Israeli Prime Minister Benjamin Netanyahu
(AP) WASHINGTON - Israeli Prime Minister Benjamin Netanyahu made a direct appeal to American voters on Sunday to elect a president willing to draw a "red line" with Iran, comparing Tehran's nuclear program to Oklahoma City bomber Timothy McVeigh and reminding Americans of the devastating repercussions of failed intelligence.
His remarks were an impassioned election-season plea from a world leader who insists he doesn't want to insert himself into U.S. politics and hasn't endorsed either candidate. But visibly frustrated by U.S. policy under President Barack Obama, the hawkish Israeli leader took advantage of the week's focus on unrest across the Muslim world and America's time-honored tradition of the Sunday television talk shows to appeal to Americans headed to the polls in less than two months.
Tehran claims its nuclear program is peaceful. Netanyahu said the U.S. would be foolish to believe that, using football metaphors and citing example of past terrorist attacks on U.S. soil to appeal to his American audience.
"It's like Timothy McVeigh walking into a shop in Oklahoma City and saying, `I'd like to tend my garden. I'd like to buy some fertilizer ... Come on. We know that they're working on a weapon,"' Netanyahu said.
Ex-ambassador to Israel: U.S. will go to war with Iran in 2013
Netanyahu: Containment policy for Iran won't work
Netanyahu signals a coming end to patience on Iran
The past week, Netanyahu has called on Obama and other world leaders to state clearly at what point Iran would face a military attack. But Obama and his top aides, who repeatedly say all options remain on the table, have pointed to shared U.S.-Israeli intelligence that suggests Iran hasn't decided yet whether to build a bomb despite pursing the technology and that there would be time for action beyond toughened sanctions already in place.
Netanyahu disagrees, estimating that Iran is about six months away from having most of the enriched uranium it needs and warning that letting them reach the "goal line" would have disastrous consequences.
Obama's Republican opponent, Mitt Romney, has said he is willing to take a tougher stance than Obama against Iran, although his campaign has declined to provide specifics. He has also aligned himself personally with Netanyahu, casting the Israeli leader as a longtime friend.
Meanwhile, Obama is reported to have a strained relationship with Netanyahu, chastising Israel for continuing to build housing settlements in areas disputed with the Palestinians.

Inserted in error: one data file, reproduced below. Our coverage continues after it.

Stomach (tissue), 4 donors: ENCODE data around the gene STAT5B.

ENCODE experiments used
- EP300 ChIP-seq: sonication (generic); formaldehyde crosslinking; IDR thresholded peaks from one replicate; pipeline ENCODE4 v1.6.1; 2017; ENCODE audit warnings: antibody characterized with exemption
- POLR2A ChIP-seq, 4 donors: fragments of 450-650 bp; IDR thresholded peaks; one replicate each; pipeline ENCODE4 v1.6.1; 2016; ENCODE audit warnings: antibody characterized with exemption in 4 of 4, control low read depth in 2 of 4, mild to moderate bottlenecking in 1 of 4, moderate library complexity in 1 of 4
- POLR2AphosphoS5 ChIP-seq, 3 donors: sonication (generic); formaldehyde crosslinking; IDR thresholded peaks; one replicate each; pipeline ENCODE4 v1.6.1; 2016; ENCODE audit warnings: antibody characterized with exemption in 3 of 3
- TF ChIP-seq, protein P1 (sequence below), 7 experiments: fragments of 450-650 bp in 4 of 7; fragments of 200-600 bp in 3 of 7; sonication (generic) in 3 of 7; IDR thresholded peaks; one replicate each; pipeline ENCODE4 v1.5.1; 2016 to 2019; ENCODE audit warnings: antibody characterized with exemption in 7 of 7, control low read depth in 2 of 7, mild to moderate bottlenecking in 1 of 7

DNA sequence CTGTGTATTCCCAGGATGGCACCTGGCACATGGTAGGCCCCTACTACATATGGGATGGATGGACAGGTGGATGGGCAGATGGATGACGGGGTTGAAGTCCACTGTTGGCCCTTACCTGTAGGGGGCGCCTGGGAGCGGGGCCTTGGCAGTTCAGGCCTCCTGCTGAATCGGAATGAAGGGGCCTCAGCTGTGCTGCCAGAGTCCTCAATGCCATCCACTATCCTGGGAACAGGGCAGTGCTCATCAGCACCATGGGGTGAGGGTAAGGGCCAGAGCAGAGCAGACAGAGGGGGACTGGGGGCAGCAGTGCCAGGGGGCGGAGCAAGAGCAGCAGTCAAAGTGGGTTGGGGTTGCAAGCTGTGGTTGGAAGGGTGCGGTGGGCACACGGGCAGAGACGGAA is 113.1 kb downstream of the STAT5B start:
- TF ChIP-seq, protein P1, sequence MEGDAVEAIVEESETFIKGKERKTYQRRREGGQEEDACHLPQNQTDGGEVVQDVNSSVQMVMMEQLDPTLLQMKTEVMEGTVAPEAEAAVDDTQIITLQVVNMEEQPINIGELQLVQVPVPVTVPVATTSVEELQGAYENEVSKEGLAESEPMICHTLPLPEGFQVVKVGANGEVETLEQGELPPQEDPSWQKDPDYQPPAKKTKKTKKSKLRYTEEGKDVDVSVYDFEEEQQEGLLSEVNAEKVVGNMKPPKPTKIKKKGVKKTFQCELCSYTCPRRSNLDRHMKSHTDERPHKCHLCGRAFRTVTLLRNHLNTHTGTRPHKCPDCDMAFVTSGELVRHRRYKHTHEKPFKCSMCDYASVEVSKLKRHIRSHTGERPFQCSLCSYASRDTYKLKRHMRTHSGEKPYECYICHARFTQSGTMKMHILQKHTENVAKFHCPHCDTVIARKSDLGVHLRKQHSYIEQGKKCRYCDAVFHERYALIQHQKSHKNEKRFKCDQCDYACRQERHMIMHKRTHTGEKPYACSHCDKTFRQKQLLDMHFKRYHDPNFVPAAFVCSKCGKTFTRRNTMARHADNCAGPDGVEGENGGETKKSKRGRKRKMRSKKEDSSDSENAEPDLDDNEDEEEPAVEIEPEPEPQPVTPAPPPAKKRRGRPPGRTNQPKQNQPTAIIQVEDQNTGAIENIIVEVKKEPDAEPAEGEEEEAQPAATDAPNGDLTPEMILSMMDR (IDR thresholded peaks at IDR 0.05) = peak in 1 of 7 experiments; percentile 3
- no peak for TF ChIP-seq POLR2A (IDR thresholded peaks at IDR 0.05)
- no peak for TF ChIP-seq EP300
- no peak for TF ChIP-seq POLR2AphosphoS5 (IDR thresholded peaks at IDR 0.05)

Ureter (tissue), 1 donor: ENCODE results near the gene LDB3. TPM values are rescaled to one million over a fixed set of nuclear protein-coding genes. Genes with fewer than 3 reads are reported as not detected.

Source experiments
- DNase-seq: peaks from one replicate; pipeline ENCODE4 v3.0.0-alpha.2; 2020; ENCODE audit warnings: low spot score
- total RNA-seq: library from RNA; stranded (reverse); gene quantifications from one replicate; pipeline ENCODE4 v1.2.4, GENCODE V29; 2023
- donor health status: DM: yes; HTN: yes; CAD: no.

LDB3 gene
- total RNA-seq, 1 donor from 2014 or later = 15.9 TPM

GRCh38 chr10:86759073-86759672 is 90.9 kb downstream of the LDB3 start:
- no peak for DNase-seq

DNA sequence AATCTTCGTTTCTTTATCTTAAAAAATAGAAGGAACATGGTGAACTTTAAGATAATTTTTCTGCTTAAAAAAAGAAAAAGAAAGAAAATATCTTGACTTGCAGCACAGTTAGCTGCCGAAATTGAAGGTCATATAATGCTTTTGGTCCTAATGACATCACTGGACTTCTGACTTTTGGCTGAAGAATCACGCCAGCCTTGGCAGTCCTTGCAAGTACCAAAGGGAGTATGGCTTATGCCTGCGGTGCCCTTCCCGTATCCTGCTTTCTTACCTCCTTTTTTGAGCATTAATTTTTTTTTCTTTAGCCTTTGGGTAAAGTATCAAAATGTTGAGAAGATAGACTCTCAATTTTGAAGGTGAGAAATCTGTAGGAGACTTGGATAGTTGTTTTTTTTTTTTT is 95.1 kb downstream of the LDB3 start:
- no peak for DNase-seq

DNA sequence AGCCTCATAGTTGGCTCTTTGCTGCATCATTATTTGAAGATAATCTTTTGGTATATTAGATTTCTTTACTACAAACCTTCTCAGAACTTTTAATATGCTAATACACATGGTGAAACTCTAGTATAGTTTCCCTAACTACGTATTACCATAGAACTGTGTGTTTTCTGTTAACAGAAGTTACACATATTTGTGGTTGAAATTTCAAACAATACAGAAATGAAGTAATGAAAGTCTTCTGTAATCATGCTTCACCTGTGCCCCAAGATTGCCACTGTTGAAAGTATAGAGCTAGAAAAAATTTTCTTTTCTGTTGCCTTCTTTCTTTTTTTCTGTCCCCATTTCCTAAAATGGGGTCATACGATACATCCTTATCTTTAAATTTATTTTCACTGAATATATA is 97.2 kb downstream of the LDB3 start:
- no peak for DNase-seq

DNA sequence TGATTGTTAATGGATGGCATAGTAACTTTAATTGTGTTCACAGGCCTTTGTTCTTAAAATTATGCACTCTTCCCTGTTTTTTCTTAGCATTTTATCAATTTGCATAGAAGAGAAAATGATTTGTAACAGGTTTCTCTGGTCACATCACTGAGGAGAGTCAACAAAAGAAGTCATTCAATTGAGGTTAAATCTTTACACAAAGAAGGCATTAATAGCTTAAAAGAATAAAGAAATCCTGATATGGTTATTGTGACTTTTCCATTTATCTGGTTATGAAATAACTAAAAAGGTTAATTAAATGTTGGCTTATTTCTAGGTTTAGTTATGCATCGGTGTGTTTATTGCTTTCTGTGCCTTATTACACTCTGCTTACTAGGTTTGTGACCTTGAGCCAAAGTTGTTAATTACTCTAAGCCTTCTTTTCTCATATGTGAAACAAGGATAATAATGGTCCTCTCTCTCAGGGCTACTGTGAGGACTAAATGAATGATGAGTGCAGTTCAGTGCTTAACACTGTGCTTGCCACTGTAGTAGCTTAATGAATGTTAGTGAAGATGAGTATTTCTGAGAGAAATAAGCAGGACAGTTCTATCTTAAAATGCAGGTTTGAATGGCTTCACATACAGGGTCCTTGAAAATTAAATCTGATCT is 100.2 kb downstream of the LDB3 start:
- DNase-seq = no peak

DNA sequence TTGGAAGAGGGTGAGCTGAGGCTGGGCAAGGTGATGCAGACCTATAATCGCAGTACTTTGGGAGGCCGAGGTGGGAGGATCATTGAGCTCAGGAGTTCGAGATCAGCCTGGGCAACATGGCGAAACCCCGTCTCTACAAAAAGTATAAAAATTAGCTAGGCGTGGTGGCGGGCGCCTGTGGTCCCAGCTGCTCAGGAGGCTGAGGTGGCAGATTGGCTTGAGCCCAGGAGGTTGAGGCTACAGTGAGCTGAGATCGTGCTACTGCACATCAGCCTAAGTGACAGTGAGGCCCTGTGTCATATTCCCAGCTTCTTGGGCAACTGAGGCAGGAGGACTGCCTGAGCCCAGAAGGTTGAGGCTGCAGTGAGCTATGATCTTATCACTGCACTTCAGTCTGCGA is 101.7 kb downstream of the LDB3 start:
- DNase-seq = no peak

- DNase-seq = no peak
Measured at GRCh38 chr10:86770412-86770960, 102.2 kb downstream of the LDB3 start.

America's ambassador to the United Nations, Susan Rice, responded Sunday by saying there is "no daylight" between the U.S. and Israel and that Obama "will do what it takes" to prevent Iran from acquiring a nuclear weapon. But, she told CNN, "we are not at that stage yet."
"Our bottom line - if you want to call it a red line - the president's bottom line has been that Iran will not acquire a nuclear weapon, and we will take no option off the table to ensure that it does not acquire a nuclear weapon, including military," Rice later told NBC's "Meet the Press."
But Netanyahu has said that's not enough and employed historical examples known to most Americans to make his case: President John F. Kennedy's demand that the Soviets remove its missiles sites in Cuba "maybe purchased decades of peace," Netanyahu said. And absent a similar "red line," then-Iraqi President Saddam Hussein faced a U.S. attack in 1991 after invading Kuwait.
"Maybe that war could have been avoided," Netanyahu said.
Netanyahu also pointed to America's inability to prevent the 9/11 hijackings as proof that intelligence can fail.
He insisted that his motivations were not political but reflected a key sense of urgency. Israeli officials point to Iranian enrichment of uranium, a key ingredient in building a bomb, the movement of Iranian nuclear research facilities to fortified underground bunkers impervious to attack and Iran's refusal to open its facilities to U.N. inspectors.
"I think that there's a common interest of all Americans, of all political persuasions, to stop Iran," he said. "This is a regime that is giving vent to the worst impulses that you see right now in the Middle East."
Rice said the window to act "is not infinite" but that the sanctions "reached their high point in July." Rice says that for the first time the Iranian economy is shrinking at a rate of negative 1 percent, Iranian oil production has dropped 40 percent over the last several months and their currency has plummeted 40 percent in that time as well.
"This pressure, even to use the Iranians own words, is crippling," Rice said, adding "What is clear is that Iran does not have a nuclear weapon."
Netanyahu and Rice spoke on CNN's "State of the Union" and NBC's "Meet the Press." Rice also spoke on Fox News Sunday.